A programming language is “typed” if, for one type of data, functions or calculations cannot be performed by another type of data, hence the meaning “type” from data-type rather than type in the written/keyboard sense. For example, “abracadabra” is a string of text and it would not make any logical sense to, say, divide this by the number 42 as the result would be meaningless.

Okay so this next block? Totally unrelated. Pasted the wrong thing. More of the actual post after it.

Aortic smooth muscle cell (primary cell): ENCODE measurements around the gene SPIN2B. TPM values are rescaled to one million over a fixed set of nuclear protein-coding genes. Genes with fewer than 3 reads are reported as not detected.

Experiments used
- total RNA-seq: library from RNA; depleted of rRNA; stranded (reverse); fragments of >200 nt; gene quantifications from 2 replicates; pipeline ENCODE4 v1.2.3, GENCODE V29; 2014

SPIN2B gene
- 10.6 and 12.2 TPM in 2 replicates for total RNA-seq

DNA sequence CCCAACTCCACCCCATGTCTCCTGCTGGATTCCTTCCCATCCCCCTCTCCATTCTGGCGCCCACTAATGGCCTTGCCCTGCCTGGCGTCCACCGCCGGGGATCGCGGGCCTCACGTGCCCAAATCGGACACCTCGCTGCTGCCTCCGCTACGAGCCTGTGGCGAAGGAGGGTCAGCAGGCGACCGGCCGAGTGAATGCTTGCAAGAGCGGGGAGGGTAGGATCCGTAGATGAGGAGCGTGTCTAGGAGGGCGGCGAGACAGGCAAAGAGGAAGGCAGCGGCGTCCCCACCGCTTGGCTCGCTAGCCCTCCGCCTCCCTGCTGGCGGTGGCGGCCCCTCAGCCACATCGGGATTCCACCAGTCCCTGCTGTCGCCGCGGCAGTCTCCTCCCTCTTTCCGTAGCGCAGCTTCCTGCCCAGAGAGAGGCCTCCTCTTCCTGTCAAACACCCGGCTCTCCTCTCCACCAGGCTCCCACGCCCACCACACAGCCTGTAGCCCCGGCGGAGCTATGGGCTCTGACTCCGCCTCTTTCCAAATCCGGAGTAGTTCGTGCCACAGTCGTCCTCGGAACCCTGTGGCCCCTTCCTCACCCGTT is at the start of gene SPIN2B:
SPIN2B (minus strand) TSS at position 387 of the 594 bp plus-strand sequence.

In a “typed” programming language there are degrees of typing; from weak to strong depending on if they allow one type of data to be treated as another. Therefore in a “strongly typed” programming language (e.g. Ada) this function would not be allowed and would raise an error. In “untyped” or “weakly typed” programming languages (e.g. C++) the function would be allowed and a result would be provided, which can lead to errors and bugs.